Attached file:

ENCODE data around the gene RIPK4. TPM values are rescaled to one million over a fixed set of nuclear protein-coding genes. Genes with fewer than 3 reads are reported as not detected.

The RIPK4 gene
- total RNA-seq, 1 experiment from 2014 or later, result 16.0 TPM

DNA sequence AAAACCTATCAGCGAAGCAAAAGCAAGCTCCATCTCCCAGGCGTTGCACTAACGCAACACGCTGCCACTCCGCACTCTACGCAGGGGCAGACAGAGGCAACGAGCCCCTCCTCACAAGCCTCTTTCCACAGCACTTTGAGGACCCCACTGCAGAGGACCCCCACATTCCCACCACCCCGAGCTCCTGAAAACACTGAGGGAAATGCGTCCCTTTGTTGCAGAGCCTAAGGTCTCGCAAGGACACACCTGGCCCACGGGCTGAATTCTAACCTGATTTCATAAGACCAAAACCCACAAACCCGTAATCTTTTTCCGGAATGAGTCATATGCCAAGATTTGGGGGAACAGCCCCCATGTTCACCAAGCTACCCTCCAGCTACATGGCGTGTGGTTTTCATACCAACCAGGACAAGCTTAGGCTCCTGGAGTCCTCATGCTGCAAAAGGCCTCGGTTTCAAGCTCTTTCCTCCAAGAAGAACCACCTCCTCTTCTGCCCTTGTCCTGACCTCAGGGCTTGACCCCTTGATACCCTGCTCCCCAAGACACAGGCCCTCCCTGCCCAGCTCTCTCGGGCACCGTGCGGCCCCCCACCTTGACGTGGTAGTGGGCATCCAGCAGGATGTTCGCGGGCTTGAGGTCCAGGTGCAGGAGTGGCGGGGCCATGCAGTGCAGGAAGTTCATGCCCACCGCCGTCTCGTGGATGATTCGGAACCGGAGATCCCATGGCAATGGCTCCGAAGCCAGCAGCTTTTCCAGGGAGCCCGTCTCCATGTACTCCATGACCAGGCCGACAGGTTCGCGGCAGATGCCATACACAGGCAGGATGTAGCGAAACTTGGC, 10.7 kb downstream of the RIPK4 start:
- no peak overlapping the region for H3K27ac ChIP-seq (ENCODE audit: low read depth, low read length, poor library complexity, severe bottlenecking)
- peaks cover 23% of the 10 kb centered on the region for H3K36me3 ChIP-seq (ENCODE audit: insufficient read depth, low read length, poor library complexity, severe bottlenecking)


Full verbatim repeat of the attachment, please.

ENCODE data around the gene RIPK4. TPM values are rescaled to one million over a fixed set of nuclear protein-coding genes. Genes with fewer than 3 reads are reported as not detected.

The RIPK4 gene
- total RNA-seq, 1 experiment from 2014 or later, result 16.0 TPM

DNA sequence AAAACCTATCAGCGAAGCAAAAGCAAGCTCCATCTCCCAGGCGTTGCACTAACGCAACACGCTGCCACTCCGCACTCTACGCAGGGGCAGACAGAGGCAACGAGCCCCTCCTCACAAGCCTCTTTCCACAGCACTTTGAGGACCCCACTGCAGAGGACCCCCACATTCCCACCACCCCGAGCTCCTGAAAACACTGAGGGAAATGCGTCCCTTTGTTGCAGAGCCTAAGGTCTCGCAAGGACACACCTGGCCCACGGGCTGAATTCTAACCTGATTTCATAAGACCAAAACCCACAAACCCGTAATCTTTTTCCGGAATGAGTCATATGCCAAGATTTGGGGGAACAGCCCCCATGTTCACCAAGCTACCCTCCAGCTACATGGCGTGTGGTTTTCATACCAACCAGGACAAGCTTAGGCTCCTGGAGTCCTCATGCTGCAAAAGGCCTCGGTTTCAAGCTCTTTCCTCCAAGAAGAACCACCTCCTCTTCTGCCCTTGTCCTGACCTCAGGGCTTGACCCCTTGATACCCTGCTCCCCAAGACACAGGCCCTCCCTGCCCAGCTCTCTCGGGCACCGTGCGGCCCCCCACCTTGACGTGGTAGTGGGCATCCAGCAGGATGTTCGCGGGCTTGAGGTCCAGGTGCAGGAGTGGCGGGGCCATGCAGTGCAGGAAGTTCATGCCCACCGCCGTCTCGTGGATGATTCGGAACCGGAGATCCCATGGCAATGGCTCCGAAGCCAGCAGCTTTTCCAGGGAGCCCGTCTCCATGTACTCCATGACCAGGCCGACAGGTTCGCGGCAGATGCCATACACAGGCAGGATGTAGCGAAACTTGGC, 10.7 kb downstream of the RIPK4 start:
- no peak overlapping the region for H3K27ac ChIP-seq (ENCODE audit: low read depth, low read length, poor library complexity, severe bottlenecking)
- peaks cover 23% of the 10 kb centered on the region for H3K36me3 ChIP-seq (ENCODE audit: insufficient read depth, low read length, poor library complexity, severe bottlenecking)